BOOK REVIEW | Heaven High, Ocean Deep – Naval Fighter Wing at War

By Tim Hillier-Graves

It is an oft forgotten fact that British forces, particularly naval forces, participated in the Pacific part of World War II. This excellent book reminds us of that important reality. While there were submarines, cruisers, destroyers and battleships involved, it focuses on aircraft carriers, particularly HMS Indomitable. That ship fought, as part of the British Pacific Fleet, for 16 months in important battles such as Sumatra, Leyte Gulf and Okinawa.

BOOK REVIEW | The Submarine Six – Australian Naval Heroes

By Dr Tom Lewis

Australia’s six Collins-class submarines have had a chequered history, to put it mildly. Massive cost over runs, delays and numerous mechanical, training and manning failures have combined to form a litany of disaster in the minds of most Australians.

BOOK REVIEW | My Hitch in Hell

By Lester I. Tenney

This is one, very erudite, man’s graphic story of the Bataan Death March and its aftermath. It is a very sensitive and carefully considered account of a horrible wartime experience and the shattering disappointment of much of his subsequent treatment by the US Government.

BOOK REVIEW | Silver State Dreadnought: The Remarkable Story of Battleship Nevada

By Stephen M Younger

Laid down in 1912, USS Nevada was the world’s first “superdreadnought”; America’s first oil-fuelled warship; the first to have a triple-gun main turret; and, the first to be fitted with “all or nothing” armour. She was a mighty ship that fought in both the First and Second World Wars and served until she was destroyed as a gunnery target in 1948. 

REMINISCENCES | Shipbuilding on the Clyde

The river Clyde – though a very muddy little stream – is known to most people throughout the world as a place that has a great deal to do in the building of ships. Doubtless, most young engineers have at some time or another observed that familiar brass plate which adorns the engine-room bulkhead, “Built on the Clyde."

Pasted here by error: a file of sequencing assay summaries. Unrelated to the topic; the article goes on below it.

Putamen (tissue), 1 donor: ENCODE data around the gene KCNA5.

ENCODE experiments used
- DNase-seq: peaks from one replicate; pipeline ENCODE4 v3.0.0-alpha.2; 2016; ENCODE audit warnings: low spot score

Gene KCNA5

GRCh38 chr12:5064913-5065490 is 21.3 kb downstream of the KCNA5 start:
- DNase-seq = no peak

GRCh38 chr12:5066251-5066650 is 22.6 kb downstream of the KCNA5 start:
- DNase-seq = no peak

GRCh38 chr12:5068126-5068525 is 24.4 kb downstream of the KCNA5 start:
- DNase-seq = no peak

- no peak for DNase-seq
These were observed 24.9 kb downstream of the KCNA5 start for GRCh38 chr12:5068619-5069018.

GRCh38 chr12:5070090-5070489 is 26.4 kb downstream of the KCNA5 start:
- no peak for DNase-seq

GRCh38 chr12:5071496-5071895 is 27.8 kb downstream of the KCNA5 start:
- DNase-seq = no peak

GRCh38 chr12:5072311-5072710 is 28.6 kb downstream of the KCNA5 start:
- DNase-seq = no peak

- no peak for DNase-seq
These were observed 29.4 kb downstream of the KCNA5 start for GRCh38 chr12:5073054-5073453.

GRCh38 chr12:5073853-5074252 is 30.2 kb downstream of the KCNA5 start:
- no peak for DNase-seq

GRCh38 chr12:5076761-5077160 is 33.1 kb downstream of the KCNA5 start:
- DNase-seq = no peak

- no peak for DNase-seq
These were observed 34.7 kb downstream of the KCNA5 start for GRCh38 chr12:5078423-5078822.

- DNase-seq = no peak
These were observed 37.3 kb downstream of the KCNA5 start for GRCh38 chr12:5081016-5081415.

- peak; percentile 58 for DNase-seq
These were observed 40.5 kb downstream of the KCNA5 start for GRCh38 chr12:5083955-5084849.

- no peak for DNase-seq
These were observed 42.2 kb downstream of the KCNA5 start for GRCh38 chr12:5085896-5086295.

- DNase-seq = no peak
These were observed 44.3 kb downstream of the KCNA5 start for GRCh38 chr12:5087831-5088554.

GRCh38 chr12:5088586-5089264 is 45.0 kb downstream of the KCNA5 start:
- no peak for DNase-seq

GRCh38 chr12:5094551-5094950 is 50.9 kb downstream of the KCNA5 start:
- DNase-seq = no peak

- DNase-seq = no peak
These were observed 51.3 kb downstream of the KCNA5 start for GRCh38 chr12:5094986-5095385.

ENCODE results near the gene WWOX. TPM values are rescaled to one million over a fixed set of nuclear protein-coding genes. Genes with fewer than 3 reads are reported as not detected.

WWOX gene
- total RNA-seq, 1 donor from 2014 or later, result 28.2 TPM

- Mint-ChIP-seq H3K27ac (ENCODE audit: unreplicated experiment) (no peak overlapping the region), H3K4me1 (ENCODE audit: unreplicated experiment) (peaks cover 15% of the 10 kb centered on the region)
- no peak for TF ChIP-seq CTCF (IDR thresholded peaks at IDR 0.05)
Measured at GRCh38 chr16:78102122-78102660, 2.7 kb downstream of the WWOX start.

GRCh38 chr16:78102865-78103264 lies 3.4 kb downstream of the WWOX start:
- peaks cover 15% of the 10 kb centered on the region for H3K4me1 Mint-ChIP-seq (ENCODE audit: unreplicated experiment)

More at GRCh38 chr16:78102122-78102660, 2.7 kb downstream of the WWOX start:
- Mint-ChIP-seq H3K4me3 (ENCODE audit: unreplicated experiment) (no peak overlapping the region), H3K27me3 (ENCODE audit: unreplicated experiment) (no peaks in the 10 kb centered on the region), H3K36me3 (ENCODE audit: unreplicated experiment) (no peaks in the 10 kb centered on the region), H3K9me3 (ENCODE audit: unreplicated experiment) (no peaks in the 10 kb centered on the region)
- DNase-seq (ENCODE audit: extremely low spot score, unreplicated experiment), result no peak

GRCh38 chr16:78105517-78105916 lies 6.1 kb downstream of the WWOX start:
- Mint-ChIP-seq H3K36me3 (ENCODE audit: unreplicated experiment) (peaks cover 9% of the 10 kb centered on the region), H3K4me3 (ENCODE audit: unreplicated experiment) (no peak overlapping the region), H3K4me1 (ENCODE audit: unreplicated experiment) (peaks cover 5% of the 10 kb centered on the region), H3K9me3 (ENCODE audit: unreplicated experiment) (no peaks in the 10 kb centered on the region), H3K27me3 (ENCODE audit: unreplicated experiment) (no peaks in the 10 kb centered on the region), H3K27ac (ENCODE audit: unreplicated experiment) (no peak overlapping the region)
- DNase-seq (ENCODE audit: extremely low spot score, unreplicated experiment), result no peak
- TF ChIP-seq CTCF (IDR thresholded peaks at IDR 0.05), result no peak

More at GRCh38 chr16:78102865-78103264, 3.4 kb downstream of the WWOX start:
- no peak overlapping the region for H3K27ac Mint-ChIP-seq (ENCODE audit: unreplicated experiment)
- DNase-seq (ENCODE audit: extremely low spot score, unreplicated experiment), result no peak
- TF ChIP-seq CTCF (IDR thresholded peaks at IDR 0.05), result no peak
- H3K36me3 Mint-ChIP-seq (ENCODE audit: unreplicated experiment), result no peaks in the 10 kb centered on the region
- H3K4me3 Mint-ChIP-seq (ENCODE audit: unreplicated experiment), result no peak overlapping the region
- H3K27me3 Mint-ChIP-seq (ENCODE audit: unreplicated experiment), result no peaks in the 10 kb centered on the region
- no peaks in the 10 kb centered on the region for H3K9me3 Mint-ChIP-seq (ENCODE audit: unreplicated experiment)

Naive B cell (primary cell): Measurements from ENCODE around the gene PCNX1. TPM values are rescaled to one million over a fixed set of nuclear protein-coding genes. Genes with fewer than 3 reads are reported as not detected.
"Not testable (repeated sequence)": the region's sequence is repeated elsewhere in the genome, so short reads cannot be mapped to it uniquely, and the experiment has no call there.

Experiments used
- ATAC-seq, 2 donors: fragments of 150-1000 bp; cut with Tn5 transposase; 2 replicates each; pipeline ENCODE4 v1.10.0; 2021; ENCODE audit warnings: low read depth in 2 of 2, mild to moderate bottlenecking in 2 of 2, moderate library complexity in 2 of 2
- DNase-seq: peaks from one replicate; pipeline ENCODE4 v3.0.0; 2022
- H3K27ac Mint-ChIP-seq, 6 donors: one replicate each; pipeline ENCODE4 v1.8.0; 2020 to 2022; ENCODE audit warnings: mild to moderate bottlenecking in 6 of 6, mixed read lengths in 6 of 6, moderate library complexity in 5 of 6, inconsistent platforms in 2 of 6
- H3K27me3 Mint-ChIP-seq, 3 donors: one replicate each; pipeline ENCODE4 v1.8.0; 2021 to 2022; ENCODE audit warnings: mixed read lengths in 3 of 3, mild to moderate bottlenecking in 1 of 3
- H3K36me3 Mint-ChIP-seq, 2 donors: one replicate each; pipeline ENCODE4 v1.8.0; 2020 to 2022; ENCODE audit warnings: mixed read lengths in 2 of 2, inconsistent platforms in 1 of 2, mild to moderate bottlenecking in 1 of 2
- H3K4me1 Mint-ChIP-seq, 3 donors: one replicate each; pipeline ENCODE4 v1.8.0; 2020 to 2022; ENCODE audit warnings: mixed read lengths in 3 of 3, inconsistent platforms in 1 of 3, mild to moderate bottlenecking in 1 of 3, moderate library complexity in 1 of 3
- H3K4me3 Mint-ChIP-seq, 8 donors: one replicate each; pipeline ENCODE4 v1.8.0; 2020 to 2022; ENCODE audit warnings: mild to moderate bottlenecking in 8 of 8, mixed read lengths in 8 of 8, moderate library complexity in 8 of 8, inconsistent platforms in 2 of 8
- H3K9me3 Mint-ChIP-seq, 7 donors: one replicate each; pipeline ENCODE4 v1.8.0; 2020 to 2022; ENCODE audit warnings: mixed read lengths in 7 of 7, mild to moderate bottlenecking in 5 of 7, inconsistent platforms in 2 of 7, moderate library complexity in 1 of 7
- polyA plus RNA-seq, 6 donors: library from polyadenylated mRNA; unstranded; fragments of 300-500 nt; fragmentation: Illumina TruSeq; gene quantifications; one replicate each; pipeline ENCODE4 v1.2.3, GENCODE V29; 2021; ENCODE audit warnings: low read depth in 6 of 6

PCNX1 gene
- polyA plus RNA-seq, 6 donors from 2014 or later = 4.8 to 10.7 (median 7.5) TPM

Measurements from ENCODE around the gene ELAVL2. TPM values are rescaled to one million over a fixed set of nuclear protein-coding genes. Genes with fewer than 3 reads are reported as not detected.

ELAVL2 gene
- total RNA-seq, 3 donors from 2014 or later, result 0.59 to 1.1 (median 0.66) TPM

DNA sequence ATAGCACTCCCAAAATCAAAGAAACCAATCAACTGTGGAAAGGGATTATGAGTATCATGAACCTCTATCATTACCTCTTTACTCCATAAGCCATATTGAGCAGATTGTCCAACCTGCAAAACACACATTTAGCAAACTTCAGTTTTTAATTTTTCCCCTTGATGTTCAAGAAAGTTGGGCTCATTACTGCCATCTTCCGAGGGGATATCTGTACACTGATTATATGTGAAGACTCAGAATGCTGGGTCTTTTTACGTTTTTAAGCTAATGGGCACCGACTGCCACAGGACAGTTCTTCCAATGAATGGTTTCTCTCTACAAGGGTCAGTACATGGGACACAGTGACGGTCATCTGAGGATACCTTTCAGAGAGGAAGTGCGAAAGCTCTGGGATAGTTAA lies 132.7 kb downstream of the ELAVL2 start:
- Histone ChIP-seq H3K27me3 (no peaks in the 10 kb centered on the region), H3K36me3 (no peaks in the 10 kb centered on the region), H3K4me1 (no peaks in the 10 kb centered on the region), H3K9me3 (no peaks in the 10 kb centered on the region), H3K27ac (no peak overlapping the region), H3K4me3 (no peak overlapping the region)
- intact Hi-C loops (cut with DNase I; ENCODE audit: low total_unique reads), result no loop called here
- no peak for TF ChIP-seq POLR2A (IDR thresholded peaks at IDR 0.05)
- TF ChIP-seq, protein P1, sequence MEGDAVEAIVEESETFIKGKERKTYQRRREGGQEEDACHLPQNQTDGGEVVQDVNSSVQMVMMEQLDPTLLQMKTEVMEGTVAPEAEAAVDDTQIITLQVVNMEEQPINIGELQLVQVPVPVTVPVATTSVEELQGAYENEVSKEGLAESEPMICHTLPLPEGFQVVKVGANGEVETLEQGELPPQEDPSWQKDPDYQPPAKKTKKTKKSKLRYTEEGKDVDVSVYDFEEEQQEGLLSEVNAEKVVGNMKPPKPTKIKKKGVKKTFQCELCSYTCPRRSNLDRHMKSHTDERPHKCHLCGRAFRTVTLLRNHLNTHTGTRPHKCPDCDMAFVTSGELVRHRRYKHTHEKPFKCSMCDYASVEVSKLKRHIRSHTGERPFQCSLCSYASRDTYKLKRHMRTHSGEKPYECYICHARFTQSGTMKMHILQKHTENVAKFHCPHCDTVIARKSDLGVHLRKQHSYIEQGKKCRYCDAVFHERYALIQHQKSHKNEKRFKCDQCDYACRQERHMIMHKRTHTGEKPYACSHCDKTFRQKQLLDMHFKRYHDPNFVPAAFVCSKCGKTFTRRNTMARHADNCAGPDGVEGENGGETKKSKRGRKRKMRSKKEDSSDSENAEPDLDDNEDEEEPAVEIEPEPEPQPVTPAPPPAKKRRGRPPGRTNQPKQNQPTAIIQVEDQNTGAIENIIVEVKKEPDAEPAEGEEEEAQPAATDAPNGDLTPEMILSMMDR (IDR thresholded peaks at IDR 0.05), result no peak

REMINISCENCES | Carefully to carry

It was a photograph of one of these monster container ships that made me sorry for those who have to sail in them. It was probably a maiden voyage of a CMA-CGM new delivery, because every one of the 18,000TEU that festooned this colossal ship was identical and advertising the company brand. Whatever amazing treasures were contained in the cargo carried in this big ship, its crew would have remained in ignorance about it all. Isn’t that sad?

REMINISCENCES | Oiling the wheels of industry

These days, when corruption has gone inter-continental and there is so much money laundering, you don’t wonder why the banknotes are dirty, I sometimes recall the corrupt practices of the past. It wasn’t exactly an age of innocence, but it all seems to have been on a smaller and more comprehensible scale, when there was less transparency about what was being given to whom to ..er..“facilitate trade”.

FEATURE | Extensive refit for Chao Phraya teak barge

From the early 17th to the mid 18th century the Dutch maintained a post on the Chao Phraya River near the ancient Thai capital of Ayutthaya. Today little remains of the old Dutch buildings but a fine new museum has been built on the site, Baan Hollanda informs the modern visitor of that important era.

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